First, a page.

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Europe: European Commission creates rules for allocating clinical trial safety oversight

2022/01/14  EC

The European Commission, having regard to the Treaty on the Functioning of the European Union, having regard to Regulation (EU) No 536/2014 of the European Parliament and of the Council of 16 April 2014 on clinical trials on medicinal products for human use, and repealing Directive 2001/20/EC, and in particular Article 44(2) thereof,

(1) Regulation (EU) No 536/2014 lays down the legal framework for the conduct of clinical trials on medicinal products for human use in the Union to ensure that the rights of subjects (‘participants’), their safety and well-being are protected, and that the generated data are reliable and robust. In particular, while the overall responsibility for ensuring participants’ safety lies with the sponsor of the clinical trial, it is reinforced by additional oversight from the Member States including through their cooperation in the assessment of the safety of the investigational medicinal products.

(2) Articles 42 and 43 of Regulation (EU) No 536/2014 provide that the sponsor of a clinical trial is to report suspected unexpected serious adverse reactions to investigational medicinal products used in the clinical trial and to submit annually safety reports to the European Medicines Agency (‘the Agency’) through the database referred to in Article 40(1) of that Regulation. The information reported under those provisions is to be forwarded by the Agency to the Member States concerned, which are to cooperate in the assessment of that information, with the involvement of the responsible ethics committee, where appropriate, in accordance with Article 44 of Regulation (EU) No 536/2014.

(3) Setting out a framework by laying down the rules for the cooperation between Member States in the assessment of information and reports submitted under Articles 42 and 43 of Regulation (EU) No 536/2014 reinforces safety harmonisation and increases scrutiny in safety oversight in the Union. This should strengthen participants’ safety in clinical trials and contribute to improved data robustness regarding the safety profile of investigational medicinal products and their corresponding active substances.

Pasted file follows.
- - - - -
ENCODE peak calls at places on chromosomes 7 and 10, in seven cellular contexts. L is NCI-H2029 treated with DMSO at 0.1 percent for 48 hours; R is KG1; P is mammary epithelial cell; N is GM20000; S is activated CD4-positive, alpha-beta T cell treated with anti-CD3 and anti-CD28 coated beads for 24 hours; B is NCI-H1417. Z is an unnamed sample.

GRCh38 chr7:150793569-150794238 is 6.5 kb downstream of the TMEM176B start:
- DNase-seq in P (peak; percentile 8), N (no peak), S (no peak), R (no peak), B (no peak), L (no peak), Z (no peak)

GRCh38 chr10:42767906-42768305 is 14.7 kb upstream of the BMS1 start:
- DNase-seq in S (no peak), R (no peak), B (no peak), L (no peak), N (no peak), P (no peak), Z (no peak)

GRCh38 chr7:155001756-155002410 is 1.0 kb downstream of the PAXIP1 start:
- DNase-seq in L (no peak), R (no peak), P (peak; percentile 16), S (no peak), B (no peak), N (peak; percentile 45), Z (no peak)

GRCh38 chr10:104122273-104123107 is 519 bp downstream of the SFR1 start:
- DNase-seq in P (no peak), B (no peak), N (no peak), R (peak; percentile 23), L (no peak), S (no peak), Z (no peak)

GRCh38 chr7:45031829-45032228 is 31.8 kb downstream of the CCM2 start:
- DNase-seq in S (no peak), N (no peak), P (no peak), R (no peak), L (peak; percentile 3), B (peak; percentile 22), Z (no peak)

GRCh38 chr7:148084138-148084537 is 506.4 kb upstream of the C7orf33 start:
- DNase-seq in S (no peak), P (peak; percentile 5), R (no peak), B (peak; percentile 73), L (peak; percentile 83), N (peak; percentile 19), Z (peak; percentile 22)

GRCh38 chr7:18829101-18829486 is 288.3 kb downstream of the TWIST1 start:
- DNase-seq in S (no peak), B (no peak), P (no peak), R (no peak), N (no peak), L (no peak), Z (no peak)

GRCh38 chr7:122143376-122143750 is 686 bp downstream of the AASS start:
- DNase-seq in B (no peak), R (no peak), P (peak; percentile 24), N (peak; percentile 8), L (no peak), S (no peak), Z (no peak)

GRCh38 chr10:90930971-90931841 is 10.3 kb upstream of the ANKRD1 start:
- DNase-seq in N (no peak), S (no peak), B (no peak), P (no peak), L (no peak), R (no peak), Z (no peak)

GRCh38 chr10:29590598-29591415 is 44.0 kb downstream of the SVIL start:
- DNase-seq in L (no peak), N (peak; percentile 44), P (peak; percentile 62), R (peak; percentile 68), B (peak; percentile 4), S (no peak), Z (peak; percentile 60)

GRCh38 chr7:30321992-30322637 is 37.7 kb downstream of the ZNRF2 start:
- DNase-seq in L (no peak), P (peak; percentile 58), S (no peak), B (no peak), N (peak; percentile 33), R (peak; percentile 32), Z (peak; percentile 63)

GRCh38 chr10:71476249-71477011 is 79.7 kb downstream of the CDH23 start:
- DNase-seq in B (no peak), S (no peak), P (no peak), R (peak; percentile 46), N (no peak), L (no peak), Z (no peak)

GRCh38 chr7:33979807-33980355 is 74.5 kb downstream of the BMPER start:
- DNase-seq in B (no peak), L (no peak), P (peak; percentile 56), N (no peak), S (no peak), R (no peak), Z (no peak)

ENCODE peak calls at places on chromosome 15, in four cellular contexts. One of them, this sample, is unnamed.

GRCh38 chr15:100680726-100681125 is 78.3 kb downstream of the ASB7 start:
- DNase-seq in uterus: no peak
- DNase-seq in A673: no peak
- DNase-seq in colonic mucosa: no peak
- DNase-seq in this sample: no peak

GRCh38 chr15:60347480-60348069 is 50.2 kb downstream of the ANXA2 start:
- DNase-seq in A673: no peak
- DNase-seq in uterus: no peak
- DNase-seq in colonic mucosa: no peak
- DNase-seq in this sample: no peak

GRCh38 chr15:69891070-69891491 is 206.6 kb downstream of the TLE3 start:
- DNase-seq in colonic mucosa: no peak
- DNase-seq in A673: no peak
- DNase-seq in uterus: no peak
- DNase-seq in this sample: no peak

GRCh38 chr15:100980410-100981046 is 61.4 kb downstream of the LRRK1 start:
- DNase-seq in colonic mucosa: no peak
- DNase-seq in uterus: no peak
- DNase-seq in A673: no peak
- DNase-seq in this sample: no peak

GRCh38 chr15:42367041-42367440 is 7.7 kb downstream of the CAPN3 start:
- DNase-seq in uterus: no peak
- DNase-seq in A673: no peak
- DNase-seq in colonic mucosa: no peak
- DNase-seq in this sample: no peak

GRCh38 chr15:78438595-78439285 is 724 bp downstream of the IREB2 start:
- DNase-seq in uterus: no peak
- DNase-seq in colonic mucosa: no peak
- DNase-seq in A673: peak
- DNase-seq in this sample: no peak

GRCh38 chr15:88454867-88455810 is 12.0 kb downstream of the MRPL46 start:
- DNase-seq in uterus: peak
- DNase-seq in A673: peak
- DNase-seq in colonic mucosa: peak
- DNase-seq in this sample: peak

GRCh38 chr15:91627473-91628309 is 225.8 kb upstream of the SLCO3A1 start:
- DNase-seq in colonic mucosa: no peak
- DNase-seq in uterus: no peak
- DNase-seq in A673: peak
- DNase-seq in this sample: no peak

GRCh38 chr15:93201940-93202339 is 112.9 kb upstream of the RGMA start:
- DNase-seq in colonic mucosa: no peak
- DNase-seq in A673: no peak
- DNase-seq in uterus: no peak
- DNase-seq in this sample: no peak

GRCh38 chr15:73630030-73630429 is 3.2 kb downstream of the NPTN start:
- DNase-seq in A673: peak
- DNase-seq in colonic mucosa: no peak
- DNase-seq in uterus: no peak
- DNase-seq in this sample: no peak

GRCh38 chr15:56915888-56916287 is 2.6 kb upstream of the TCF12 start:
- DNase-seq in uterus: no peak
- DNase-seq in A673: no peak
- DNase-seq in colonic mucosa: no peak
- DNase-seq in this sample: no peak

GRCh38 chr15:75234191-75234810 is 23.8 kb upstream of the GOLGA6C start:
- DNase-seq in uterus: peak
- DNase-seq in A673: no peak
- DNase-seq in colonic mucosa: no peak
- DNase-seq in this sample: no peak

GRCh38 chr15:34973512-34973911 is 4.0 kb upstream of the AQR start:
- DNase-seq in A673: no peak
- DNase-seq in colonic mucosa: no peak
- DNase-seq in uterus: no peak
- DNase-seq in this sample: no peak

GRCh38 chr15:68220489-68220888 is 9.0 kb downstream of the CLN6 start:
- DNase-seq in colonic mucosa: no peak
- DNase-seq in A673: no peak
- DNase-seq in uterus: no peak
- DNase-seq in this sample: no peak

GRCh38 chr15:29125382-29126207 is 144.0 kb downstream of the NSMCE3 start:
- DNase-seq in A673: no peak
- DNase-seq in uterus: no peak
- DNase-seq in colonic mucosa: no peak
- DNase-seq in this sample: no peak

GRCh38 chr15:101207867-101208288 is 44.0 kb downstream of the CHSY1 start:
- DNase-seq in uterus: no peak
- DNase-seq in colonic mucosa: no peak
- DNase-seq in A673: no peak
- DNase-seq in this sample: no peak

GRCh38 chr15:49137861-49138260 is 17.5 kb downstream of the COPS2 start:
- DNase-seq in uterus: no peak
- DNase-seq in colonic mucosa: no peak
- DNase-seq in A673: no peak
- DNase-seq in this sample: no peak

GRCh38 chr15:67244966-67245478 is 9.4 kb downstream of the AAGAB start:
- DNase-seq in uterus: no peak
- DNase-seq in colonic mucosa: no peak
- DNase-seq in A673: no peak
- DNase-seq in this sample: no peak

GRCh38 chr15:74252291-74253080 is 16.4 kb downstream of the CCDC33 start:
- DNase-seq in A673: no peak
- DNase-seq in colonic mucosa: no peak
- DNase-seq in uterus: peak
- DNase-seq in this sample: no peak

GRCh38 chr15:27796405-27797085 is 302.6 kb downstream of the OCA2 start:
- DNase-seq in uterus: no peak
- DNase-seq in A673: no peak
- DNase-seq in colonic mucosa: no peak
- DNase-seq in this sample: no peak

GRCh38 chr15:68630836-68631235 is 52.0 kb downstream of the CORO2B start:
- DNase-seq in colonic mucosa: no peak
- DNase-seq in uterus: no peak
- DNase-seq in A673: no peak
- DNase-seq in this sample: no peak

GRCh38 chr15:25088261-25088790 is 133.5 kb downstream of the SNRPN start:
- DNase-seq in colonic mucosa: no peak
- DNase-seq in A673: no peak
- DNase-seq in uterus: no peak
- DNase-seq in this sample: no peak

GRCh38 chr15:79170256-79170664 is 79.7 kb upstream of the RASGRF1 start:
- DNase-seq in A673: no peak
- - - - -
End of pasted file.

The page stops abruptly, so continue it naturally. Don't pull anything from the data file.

(4) Oversight of the safety of active substances used as investigational medicinal products in clinical trials authorised in only one Member State (mono-national active substances), active substances in investigational medicinal products used as a reference, including as a placebo, and active substances used in auxiliary medicinal products should be outside the scope of this Regulation.
(5) To ensure effective and efficient cooperation between Member States in the assessment of information and reports, submitted under Articles 42 and 43 of Regulation (EU) No 536/2014, for each active substance used in investigational medicinal products, a Member State should be appointed to assess that information and those reports (‘safety assessing Member State’), based on a fair division of workload between Member States and on existing expertise with the given active substance.

(6) Taking into account the considerable attrition of active substances over the development lifecycle and the fact that only a proportion of active substances will be investigated as multi-national active substances in the Union, safety related information for a mono-national active substance should be assessed by the reporting Member State. Those assessments by the reporting Member State should be recorded in a manner that ensures transparency and enables continuity in case an originally mono-national active substance becomes a multi-national active substance, for example through the extension of the clinical trial to another Member State or where another Member State has authorised a clinical trial that involves the same active substance. Once a mono-national active substance becomes multi-national, it should benefit from coordinated safety assessment.

(7) The selection of the first safety assessing Member State for an active substance for the safety cooperation is driven by the reporting Member State, referred to in Article 5 of Regulation (EU) No 536/2014, of the first clinical trial using this active substance in the Union. The reporting Member State should select the safety assessing Member State when more than one Member State, or no Member State at all, expresses interest in becoming the safety assessing Member State for an active substance.

(8) The tasks related to safety assessment should be distributed proportionally between the Member States. The workload associated with the safety oversight of an active substance may depend on, amongst others, existing knowledge with the safety of the active substance and risk adaptations in the screening frequency and the extent of the assessments.